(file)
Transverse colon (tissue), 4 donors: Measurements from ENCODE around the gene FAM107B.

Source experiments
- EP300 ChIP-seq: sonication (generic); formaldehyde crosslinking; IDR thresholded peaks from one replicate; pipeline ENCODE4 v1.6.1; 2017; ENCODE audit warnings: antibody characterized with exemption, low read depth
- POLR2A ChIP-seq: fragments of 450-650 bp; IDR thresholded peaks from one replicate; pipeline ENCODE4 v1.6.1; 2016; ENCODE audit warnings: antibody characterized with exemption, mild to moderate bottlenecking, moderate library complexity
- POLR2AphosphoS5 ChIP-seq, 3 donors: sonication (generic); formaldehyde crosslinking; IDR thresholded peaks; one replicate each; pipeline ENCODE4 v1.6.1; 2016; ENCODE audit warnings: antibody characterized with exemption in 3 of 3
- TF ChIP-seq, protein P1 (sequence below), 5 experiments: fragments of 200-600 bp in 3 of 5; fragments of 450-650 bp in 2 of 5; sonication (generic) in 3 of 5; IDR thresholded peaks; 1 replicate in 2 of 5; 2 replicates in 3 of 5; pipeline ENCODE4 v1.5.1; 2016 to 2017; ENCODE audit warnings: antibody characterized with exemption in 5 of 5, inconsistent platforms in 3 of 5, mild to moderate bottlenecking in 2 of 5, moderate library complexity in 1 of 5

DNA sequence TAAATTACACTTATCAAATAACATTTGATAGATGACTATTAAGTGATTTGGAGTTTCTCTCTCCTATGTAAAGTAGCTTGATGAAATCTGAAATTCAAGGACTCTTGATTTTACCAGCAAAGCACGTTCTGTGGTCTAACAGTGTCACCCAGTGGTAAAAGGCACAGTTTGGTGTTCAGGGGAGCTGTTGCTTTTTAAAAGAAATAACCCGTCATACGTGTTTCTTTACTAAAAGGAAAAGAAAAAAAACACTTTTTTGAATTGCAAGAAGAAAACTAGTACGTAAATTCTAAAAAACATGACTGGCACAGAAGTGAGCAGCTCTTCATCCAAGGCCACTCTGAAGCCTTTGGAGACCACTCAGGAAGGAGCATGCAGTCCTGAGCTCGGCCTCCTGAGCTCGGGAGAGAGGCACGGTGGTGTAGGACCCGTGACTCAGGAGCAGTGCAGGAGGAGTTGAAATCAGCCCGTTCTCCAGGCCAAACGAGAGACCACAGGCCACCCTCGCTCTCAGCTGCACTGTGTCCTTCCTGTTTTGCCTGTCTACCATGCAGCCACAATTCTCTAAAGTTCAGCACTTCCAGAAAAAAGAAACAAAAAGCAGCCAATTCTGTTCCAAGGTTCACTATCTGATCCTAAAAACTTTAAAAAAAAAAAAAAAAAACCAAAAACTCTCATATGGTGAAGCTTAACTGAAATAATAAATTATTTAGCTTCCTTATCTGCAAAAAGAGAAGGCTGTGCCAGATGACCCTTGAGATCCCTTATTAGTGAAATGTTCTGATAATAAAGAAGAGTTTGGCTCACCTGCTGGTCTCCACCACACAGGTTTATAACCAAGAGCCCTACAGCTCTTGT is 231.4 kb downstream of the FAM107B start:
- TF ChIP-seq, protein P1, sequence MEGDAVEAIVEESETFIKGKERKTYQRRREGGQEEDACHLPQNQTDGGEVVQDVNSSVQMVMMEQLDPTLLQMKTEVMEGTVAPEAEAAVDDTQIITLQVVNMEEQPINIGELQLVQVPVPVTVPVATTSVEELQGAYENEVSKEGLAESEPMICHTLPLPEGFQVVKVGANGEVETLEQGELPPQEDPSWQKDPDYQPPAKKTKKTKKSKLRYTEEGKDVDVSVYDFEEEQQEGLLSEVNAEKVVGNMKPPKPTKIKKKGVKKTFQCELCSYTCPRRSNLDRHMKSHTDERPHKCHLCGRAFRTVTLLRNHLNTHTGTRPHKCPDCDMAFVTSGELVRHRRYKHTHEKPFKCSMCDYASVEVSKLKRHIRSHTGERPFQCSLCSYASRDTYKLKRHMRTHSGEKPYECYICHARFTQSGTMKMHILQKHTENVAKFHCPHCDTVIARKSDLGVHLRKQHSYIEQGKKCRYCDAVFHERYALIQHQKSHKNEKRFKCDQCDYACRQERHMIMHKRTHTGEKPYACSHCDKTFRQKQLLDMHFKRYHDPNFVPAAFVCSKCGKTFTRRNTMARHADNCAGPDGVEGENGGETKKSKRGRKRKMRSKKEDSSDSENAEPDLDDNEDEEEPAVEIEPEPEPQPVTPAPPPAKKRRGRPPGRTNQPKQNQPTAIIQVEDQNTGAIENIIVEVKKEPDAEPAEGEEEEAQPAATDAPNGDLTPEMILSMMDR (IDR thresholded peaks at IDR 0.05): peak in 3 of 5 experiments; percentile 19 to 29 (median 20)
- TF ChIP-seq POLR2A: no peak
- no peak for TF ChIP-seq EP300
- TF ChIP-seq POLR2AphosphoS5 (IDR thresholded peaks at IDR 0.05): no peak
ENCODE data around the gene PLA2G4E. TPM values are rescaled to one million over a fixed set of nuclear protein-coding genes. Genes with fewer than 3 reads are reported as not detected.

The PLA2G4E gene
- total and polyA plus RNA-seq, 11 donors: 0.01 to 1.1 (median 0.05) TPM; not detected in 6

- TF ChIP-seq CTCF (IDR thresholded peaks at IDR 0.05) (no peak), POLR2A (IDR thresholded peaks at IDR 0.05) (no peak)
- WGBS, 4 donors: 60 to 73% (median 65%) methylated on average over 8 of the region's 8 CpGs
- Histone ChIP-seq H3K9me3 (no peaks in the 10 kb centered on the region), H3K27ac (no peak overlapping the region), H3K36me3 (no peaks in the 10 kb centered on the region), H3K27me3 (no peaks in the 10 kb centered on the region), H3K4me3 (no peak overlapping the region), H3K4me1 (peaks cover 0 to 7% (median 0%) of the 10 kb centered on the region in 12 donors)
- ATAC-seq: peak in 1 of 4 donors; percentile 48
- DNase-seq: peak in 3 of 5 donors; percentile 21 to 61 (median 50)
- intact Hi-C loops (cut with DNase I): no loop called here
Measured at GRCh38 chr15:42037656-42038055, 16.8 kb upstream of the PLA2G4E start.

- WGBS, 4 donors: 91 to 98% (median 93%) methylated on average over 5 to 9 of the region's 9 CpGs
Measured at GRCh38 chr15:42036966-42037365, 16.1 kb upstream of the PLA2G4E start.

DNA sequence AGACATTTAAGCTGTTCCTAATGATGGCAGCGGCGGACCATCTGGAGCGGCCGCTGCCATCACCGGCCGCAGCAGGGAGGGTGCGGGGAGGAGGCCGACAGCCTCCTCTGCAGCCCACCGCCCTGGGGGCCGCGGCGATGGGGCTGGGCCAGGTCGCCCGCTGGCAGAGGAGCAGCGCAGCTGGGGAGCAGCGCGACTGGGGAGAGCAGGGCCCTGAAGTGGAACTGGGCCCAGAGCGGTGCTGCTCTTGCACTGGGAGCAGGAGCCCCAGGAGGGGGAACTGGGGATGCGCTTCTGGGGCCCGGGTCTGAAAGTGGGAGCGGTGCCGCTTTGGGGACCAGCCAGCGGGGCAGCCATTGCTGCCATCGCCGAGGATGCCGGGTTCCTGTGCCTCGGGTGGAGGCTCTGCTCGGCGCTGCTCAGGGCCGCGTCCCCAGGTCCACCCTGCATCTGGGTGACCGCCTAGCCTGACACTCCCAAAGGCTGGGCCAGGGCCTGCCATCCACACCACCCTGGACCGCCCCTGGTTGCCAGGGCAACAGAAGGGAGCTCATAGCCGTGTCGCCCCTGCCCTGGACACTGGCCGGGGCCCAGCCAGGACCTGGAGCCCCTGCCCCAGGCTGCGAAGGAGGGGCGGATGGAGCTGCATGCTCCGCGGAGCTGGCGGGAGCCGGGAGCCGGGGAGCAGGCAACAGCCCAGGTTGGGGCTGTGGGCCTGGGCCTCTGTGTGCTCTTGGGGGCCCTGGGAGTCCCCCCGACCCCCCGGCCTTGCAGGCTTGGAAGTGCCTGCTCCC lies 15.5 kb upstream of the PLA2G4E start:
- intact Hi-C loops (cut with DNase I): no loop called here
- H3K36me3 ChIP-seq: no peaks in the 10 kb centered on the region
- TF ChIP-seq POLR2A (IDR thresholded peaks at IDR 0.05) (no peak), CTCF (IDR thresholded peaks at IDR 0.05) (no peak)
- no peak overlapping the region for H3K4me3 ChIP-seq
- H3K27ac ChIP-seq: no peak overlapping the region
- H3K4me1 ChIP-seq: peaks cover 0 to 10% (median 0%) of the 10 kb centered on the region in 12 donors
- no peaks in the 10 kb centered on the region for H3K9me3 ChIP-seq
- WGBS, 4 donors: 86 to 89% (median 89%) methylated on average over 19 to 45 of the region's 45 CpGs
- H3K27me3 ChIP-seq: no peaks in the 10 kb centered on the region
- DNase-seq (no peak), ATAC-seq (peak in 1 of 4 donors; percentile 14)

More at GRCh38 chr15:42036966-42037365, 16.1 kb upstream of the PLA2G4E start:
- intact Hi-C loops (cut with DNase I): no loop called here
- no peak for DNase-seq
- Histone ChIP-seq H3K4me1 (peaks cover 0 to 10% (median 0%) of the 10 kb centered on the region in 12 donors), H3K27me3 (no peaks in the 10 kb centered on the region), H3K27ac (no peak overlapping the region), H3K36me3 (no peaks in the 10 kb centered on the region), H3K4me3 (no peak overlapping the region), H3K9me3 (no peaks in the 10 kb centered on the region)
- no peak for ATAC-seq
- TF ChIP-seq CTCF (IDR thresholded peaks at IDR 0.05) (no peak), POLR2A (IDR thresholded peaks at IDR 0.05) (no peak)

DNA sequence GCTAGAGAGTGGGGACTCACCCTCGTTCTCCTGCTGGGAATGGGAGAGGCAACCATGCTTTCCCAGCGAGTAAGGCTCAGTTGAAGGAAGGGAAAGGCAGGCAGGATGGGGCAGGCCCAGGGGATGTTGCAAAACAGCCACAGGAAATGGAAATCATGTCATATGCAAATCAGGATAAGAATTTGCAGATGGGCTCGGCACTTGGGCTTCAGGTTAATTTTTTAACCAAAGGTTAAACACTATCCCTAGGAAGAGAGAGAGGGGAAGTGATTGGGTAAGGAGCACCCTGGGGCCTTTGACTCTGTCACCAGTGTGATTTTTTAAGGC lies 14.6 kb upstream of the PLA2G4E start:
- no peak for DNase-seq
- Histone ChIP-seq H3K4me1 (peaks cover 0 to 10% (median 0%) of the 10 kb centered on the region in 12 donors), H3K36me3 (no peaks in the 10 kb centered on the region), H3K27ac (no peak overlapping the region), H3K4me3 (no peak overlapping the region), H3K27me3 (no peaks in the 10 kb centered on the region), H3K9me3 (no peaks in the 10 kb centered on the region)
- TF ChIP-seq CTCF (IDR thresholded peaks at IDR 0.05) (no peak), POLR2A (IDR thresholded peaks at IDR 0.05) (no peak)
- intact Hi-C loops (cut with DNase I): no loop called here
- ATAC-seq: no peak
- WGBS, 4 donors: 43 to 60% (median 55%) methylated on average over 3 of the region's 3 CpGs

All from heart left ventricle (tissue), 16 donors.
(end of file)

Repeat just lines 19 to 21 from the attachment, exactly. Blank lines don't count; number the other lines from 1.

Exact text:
- DNase-seq: peak in 3 of 5 donors; percentile 21 to 61 (median 50)
- intact Hi-C loops (cut with DNase I): no loop called here
Measured at GRCh38 chr15:42037656-42038055, 16.8 kb upstream of the PLA2G4E start.